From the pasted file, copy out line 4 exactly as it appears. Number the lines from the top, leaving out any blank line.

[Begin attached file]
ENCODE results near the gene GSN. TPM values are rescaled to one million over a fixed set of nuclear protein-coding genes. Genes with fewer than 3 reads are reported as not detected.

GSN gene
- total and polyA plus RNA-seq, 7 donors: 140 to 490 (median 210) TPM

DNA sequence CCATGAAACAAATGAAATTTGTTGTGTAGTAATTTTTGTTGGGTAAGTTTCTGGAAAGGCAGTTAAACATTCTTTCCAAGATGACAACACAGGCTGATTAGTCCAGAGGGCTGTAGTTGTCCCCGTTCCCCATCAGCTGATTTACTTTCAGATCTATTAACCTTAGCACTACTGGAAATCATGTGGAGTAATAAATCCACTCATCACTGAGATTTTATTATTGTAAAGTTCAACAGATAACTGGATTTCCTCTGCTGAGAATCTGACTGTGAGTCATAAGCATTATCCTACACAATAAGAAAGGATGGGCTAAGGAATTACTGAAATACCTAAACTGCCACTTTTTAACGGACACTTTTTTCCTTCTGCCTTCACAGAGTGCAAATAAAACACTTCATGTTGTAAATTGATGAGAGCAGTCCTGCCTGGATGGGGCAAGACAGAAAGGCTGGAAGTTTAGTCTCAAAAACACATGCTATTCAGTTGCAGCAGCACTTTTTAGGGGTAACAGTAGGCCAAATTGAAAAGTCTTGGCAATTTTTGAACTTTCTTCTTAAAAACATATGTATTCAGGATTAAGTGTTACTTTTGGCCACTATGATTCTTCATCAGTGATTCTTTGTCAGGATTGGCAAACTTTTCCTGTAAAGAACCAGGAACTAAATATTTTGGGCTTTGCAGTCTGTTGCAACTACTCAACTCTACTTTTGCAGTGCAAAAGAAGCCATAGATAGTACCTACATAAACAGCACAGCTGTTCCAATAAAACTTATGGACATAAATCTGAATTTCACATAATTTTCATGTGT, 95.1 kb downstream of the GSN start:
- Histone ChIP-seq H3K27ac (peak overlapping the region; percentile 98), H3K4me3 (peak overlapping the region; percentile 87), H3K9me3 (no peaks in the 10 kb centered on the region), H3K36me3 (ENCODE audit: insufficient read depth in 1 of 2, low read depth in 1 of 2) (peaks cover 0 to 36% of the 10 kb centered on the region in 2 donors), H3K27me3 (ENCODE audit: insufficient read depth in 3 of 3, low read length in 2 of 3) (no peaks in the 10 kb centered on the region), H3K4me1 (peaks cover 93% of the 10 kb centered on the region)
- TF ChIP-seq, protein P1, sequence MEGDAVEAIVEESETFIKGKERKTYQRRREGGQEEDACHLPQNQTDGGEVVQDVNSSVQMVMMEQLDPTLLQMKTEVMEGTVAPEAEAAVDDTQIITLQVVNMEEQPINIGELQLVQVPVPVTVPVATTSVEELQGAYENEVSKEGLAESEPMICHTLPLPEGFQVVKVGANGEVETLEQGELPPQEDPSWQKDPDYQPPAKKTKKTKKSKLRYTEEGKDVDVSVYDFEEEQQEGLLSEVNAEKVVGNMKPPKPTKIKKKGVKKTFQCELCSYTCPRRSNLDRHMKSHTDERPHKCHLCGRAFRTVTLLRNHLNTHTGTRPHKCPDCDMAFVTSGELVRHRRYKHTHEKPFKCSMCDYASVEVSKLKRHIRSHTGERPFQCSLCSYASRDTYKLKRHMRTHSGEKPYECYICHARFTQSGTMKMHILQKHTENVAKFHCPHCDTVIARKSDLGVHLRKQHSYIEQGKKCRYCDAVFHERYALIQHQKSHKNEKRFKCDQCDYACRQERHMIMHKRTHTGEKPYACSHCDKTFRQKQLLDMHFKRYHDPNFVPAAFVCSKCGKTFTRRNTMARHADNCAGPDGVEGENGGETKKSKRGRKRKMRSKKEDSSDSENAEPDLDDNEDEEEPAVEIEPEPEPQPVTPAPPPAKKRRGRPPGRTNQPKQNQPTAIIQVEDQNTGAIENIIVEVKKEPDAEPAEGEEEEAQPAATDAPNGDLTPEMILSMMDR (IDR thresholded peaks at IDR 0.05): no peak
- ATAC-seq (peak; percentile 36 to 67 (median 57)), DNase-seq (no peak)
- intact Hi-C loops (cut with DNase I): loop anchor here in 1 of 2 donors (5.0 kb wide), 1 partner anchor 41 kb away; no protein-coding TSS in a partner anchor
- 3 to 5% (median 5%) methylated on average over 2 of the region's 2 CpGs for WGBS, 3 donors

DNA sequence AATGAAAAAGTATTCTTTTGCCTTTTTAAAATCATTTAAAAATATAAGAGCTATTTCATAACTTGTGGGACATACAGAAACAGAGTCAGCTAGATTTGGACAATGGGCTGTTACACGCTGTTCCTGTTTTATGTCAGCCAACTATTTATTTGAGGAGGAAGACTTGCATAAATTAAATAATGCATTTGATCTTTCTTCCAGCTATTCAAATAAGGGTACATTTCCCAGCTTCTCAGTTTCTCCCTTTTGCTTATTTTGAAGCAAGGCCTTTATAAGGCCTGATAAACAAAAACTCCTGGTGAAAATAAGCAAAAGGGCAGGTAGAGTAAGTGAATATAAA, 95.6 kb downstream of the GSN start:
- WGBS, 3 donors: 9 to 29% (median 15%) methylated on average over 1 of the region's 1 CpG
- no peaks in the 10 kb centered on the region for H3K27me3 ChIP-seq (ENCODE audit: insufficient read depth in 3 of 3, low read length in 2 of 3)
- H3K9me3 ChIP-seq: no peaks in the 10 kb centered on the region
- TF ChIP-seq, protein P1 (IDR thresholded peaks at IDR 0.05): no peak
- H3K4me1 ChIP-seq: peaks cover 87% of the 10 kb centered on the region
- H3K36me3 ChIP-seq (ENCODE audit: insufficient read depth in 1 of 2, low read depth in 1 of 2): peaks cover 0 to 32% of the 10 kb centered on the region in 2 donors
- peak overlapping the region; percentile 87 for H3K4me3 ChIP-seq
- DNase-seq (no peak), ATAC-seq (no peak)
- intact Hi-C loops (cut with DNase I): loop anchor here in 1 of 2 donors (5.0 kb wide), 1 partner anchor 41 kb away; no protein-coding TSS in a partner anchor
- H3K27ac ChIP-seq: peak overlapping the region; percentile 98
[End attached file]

DNA sequence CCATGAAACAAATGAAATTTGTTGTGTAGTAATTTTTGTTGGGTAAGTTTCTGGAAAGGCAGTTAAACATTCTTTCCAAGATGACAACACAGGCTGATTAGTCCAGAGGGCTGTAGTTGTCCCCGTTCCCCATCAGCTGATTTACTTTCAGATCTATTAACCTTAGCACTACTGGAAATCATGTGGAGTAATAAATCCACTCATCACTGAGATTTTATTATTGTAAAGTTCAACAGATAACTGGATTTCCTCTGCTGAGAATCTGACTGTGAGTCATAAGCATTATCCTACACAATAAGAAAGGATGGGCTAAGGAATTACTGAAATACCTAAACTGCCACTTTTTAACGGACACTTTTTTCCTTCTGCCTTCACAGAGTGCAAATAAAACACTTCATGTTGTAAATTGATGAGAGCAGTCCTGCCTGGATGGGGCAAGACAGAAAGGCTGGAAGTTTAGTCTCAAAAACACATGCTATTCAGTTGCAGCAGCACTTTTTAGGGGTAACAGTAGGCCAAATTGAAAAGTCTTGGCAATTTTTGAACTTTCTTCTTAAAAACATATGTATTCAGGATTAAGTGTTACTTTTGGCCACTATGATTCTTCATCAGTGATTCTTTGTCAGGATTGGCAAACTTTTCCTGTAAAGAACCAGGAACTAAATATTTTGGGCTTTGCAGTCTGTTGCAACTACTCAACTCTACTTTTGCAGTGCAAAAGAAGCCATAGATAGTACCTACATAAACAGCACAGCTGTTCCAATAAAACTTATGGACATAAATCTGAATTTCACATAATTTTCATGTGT, 95.1 kb downstream of the GSN start: